African Beat

African Beat showcases the latest and the greatest of contemporary African music and conversation. From Benga to Juju, Hip Life to Bongo Flava, Bubu to Soukous and more, host David Vandy has his finger on the pulse of the hottest African music and related issues today.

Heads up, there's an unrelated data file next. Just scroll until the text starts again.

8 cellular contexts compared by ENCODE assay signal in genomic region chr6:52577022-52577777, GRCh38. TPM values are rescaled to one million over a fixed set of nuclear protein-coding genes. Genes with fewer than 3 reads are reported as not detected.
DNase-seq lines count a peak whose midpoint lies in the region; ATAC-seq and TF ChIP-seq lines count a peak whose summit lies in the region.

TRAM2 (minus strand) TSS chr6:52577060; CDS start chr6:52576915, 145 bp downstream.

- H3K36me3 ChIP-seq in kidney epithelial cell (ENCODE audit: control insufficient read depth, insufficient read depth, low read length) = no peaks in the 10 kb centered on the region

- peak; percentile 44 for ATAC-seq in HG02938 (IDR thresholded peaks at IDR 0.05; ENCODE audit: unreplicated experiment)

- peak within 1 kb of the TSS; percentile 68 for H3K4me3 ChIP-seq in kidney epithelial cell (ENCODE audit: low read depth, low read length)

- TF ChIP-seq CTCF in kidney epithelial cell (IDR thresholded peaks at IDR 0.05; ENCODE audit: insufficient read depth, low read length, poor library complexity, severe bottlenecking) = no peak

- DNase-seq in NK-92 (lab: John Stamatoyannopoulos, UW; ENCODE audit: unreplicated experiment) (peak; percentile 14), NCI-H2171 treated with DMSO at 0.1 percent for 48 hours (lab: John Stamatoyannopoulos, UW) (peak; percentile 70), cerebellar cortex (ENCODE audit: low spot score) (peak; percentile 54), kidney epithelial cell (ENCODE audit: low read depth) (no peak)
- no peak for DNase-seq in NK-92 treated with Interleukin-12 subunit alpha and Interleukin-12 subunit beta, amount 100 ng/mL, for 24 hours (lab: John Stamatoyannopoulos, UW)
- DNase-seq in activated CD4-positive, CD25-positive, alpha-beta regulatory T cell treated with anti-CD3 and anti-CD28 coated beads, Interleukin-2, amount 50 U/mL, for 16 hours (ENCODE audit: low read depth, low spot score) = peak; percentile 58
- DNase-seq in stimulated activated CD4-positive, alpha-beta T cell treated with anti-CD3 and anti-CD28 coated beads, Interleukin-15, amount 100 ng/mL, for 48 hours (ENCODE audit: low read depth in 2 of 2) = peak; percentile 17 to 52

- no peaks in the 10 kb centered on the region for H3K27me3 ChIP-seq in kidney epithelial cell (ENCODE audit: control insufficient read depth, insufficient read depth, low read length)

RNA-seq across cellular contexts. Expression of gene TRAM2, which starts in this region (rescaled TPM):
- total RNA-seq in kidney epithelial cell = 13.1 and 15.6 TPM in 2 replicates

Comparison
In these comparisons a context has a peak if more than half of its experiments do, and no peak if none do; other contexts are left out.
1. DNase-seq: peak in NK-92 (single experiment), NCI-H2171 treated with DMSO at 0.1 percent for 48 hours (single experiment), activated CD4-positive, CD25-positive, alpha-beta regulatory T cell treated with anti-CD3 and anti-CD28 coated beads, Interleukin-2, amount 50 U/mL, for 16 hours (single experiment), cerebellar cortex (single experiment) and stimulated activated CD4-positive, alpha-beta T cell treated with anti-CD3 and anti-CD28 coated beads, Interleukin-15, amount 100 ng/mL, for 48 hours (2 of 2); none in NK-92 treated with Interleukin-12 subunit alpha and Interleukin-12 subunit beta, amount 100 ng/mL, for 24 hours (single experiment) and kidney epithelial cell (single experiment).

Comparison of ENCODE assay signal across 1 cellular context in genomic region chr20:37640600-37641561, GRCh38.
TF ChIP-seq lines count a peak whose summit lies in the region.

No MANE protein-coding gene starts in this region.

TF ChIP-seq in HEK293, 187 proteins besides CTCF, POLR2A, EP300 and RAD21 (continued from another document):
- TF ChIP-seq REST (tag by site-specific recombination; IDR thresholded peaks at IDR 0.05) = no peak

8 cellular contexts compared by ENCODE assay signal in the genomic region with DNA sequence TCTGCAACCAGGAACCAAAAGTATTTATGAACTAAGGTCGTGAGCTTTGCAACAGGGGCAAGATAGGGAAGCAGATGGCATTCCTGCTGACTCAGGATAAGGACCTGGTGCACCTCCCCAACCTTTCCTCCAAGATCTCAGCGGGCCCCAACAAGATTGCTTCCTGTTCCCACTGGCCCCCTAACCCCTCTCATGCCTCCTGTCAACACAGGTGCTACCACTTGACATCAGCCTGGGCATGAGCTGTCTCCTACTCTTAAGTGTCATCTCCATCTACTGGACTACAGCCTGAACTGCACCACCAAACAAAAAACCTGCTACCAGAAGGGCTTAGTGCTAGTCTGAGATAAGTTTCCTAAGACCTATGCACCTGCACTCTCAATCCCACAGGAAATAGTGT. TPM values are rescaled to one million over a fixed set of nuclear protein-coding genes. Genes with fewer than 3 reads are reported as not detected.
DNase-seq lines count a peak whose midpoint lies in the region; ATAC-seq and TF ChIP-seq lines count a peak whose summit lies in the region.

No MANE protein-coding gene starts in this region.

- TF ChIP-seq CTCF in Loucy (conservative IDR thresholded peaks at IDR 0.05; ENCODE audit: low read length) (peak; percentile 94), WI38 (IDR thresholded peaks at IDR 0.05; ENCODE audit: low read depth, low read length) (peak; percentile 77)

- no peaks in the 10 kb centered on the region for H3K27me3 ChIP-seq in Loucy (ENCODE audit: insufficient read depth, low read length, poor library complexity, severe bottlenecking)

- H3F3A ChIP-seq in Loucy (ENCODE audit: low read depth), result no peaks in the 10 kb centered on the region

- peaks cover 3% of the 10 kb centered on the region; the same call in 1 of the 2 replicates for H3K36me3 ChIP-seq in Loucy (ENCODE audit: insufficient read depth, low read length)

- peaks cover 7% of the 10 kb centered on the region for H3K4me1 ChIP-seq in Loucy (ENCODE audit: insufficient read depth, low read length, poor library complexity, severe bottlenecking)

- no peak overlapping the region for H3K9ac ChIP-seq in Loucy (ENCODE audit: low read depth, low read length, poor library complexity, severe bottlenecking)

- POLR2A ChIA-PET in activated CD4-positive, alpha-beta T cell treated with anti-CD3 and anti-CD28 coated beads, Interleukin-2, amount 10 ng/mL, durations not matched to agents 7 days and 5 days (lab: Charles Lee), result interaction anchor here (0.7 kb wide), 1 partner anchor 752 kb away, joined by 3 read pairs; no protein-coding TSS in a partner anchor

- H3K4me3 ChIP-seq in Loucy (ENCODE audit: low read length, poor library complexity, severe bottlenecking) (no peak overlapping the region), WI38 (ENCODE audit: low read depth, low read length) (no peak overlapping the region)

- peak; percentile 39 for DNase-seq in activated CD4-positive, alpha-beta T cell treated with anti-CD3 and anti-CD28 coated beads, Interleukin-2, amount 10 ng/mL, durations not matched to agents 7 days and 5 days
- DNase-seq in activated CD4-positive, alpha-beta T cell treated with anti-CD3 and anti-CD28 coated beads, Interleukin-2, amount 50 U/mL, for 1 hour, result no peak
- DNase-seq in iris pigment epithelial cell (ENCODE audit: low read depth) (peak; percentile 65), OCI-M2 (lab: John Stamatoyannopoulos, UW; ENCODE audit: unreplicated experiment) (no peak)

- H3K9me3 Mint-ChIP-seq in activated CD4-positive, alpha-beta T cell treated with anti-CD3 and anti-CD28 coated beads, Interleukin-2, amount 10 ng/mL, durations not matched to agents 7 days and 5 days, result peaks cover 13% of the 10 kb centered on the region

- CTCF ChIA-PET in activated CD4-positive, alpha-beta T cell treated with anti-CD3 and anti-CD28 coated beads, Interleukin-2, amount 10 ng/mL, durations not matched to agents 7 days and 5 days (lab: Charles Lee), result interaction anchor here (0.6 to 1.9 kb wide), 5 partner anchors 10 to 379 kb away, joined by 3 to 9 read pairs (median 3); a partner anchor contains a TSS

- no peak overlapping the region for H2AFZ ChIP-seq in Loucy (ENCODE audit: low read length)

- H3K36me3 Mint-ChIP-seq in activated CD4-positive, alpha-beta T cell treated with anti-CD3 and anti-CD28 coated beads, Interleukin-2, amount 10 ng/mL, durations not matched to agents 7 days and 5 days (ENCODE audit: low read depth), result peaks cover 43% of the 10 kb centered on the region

VOA Newscasts

Give us 5 minutes, and we'll give you the world. Around the clock, Voice of America keeps you in touch with the latest news. We bring you reports from our correspondents and interviews with newsmakers from across the world.

Biden Heading to Buffalo Following Mass Shooting